Questions and Answers About This Year’s Flu Season

Questions and Answers About This Year’s Flu Season


Are large numbers of people dying?

No, although it may appear so right now. The deaths of a few apparently healthy people — notably those of a 21-year-old fitness buff in Latrobe, Pa., a mother of three in San Jose, Calif., and a 10-year-old hockey player in New Canaan, Conn. — have been widely publicized, and some areas, like San Diego, have reported record numbers of deaths. But it is still too early to say how high mortality will be nationally. It can take weeks to confirm all flu-related deaths. As of now, the mortality rate for victims under age 18, a bellwether C.D.C. category, is well below that seen in the 2014-15 season.

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Ana Martinez, a medical assistant, administering a flu shot earlier this month in Seattle. Experts say it’s worth getting the vaccine even now; if it does not prevent you from catching flu, the shot may lessen its severity.

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Ted S. Warren/Associated Press

How many usually die?

Even in a mild year, flu kills about 12,000 Americans, the C.D.C. estimates. In a bad year, it kills up to 56,000. Most of those deaths are among the elderly, but flu also kills middle-aged adults with underlying problems like heart or lung disease, diabetes, immune suppression or obesity. It is also dangerous for pregnant women, children under age 5 and children with asthma. And, every season, flu and its complications, including pneumonia, meningitis and sepsis, kill some apparently healthy people.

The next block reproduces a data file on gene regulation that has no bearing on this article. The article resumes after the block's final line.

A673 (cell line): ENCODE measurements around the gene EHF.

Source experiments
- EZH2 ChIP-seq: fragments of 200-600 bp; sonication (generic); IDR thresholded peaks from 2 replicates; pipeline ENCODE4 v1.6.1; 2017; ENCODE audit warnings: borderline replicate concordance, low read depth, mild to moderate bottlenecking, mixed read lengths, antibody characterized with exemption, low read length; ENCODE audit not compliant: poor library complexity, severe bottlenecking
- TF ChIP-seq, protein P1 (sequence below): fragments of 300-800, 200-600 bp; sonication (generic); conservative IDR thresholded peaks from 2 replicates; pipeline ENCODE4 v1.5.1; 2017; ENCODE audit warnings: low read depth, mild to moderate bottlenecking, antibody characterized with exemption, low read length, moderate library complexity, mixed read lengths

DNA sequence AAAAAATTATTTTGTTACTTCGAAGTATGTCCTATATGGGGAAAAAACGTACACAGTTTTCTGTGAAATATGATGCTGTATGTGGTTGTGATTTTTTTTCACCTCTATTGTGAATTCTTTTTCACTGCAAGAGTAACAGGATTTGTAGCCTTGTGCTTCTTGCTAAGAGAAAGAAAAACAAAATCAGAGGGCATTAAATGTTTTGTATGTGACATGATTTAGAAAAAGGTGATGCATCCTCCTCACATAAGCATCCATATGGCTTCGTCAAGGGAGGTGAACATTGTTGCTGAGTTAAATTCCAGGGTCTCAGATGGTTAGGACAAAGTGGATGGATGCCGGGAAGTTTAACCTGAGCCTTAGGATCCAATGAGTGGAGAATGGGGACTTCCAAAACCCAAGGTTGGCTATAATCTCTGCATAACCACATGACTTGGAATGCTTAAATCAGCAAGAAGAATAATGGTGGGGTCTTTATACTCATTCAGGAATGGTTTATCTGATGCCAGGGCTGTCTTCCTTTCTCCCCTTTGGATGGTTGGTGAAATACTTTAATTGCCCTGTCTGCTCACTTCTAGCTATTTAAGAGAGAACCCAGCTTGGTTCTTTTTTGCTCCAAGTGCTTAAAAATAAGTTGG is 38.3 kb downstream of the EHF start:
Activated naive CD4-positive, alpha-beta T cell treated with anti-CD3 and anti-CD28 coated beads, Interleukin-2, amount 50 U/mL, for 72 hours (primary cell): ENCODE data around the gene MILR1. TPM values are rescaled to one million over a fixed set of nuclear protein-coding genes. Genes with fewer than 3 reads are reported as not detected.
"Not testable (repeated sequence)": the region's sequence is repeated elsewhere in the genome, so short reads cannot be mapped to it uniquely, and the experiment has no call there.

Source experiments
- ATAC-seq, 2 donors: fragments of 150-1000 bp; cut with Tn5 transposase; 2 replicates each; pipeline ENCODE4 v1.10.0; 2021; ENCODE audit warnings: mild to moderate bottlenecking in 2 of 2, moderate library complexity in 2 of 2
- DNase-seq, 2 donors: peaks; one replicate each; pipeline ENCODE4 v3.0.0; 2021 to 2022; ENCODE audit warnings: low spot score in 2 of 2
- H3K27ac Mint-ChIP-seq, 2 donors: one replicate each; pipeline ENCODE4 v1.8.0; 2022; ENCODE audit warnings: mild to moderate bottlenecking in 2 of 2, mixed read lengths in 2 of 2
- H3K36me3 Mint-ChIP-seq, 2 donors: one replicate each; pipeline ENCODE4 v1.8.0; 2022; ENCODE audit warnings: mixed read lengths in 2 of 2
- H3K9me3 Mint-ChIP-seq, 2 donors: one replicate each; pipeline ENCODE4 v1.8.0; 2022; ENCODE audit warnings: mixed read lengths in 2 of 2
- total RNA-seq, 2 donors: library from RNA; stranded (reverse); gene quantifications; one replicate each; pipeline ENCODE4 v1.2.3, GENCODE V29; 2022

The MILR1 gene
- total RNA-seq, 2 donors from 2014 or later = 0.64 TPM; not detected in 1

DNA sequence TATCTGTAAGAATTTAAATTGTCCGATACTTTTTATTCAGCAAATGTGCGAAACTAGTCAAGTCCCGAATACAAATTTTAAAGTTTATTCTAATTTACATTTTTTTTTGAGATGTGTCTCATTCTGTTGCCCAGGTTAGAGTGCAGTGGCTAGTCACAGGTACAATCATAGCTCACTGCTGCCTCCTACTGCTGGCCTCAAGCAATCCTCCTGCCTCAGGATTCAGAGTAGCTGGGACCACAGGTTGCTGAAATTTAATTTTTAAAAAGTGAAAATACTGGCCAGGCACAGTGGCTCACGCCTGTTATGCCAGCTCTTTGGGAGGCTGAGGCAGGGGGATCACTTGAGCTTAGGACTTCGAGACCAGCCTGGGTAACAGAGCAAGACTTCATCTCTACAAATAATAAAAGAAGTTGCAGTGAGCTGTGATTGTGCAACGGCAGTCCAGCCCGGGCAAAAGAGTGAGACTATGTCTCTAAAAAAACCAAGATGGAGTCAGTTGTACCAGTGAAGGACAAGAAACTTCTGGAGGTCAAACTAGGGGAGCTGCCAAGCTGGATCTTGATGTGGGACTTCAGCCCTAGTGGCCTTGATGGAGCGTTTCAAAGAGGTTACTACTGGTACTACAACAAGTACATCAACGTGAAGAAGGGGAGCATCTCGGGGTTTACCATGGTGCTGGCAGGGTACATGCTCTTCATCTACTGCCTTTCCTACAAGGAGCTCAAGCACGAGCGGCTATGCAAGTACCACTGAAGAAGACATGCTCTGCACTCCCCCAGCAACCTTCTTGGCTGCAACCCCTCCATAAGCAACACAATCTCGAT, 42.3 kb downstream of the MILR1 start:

Does this year’s flu shot work?

Its H3N2 component is a bad match for the circulating strain. Australia just had a severe flu season with many deaths, and the vaccine there had the same mismatch. Experts estimated that the vaccine prevented infection only 10 percent of the time. The shot’s efficacy here has not yet been calculated because the virus is still spreading, but experts expect it to be about 30 percent. In Australia, vaccination failed partially because it is urged for only the most vulnerable, while in the United States millions of healthy people are vaccinated.

Is it worth getting the flu shot anyway?

Experts say yes, because even when the shot does not prevent you from catching the flu, it may save you from dying of it. And while getting it in October is best, because it takes about two weeks to build immunity, it is still not too late, because the virus persists all winter and into spring.

Are antiviral flu medicines working?

Yes. Of all the samples tested so far by the C.D.C., only 1 percent were resistant to oseltamivir, zanamivir, and peramivir, the ingredients in Tamiflu, Relenza and Rapivab. But to be effective, these medicines should be taken as early as possible after symptoms appear. (Rapivab is given intravenously, usually in hospitals.)



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